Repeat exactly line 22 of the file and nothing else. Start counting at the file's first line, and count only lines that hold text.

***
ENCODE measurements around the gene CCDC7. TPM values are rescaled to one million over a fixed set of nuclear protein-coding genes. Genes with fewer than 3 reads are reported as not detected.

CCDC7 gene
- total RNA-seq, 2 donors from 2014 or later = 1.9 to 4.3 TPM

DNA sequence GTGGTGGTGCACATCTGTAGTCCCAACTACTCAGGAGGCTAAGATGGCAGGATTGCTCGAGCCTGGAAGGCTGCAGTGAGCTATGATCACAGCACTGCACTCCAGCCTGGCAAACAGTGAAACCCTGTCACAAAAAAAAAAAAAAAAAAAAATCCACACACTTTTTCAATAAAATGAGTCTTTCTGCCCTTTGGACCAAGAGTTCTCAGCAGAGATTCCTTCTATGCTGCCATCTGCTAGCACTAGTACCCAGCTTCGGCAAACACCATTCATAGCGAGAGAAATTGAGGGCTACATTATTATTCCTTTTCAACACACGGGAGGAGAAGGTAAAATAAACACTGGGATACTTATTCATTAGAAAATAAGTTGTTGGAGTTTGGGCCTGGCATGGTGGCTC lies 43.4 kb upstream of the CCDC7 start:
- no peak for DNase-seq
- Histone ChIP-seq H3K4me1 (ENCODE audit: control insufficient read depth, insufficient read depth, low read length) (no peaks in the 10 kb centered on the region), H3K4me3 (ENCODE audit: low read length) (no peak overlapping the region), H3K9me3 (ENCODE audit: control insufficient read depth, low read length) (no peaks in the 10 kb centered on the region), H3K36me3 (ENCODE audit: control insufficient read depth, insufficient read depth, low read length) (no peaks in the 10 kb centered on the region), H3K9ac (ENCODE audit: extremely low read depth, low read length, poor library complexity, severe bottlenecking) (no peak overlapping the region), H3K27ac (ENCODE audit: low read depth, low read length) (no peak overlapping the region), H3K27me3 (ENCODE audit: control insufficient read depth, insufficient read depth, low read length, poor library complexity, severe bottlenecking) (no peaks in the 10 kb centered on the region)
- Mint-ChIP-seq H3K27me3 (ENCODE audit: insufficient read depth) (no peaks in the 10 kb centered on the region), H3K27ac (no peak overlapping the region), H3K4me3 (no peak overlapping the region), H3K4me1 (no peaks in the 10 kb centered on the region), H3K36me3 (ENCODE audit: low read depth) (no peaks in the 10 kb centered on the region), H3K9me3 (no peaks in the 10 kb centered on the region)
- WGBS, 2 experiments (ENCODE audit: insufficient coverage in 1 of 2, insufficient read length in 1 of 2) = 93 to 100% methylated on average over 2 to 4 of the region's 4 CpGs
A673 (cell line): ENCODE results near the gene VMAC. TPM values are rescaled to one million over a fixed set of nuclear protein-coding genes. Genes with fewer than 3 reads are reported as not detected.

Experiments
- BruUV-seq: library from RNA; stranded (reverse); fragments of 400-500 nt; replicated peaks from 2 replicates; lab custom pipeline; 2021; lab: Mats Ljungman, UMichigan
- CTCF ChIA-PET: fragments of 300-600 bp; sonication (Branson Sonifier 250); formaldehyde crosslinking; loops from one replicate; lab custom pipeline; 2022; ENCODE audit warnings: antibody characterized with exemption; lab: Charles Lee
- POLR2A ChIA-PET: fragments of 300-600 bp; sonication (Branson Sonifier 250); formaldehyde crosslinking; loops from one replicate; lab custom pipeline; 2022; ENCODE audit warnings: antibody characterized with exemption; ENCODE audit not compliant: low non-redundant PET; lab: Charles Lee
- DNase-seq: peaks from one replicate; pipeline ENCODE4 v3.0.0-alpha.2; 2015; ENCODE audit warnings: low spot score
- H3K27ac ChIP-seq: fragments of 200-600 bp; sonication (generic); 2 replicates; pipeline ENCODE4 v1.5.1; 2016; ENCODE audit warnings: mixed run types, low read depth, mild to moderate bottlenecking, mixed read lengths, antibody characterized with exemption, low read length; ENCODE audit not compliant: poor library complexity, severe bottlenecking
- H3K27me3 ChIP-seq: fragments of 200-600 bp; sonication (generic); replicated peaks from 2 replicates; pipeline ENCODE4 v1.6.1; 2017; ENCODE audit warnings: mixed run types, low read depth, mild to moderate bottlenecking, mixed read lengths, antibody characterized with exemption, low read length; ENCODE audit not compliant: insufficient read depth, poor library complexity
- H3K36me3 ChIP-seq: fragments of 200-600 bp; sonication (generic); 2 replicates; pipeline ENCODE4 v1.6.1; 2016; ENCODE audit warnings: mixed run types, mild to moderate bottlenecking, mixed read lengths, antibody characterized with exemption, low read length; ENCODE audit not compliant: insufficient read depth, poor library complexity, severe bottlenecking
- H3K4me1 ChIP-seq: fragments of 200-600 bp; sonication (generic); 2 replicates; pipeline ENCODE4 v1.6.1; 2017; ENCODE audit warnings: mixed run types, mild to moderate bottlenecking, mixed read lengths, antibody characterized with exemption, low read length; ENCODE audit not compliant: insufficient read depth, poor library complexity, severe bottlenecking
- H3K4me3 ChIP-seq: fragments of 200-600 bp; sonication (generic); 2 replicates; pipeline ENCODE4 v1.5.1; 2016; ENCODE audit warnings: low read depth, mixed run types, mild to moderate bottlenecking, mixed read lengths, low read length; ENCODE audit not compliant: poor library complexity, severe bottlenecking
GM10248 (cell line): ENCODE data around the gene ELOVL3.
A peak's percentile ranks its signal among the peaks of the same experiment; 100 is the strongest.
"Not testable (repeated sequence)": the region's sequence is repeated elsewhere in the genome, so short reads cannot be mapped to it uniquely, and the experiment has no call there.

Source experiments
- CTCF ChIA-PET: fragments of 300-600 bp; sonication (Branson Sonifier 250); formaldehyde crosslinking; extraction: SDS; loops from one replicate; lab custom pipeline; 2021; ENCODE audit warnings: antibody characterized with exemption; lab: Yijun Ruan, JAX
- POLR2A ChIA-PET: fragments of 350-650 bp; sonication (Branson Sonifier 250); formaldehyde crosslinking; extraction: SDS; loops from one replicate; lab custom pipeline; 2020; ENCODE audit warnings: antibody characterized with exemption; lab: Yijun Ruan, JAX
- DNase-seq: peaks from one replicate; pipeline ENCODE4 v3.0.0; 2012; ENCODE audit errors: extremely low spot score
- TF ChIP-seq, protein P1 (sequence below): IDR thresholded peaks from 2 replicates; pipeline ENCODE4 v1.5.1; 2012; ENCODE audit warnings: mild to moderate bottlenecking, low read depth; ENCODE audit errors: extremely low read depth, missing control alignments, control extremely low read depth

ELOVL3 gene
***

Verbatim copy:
"Not testable (repeated sequence)": the region's sequence is repeated elsewhere in the genome, so short reads cannot be mapped to it uniquely, and the experiment has no call there.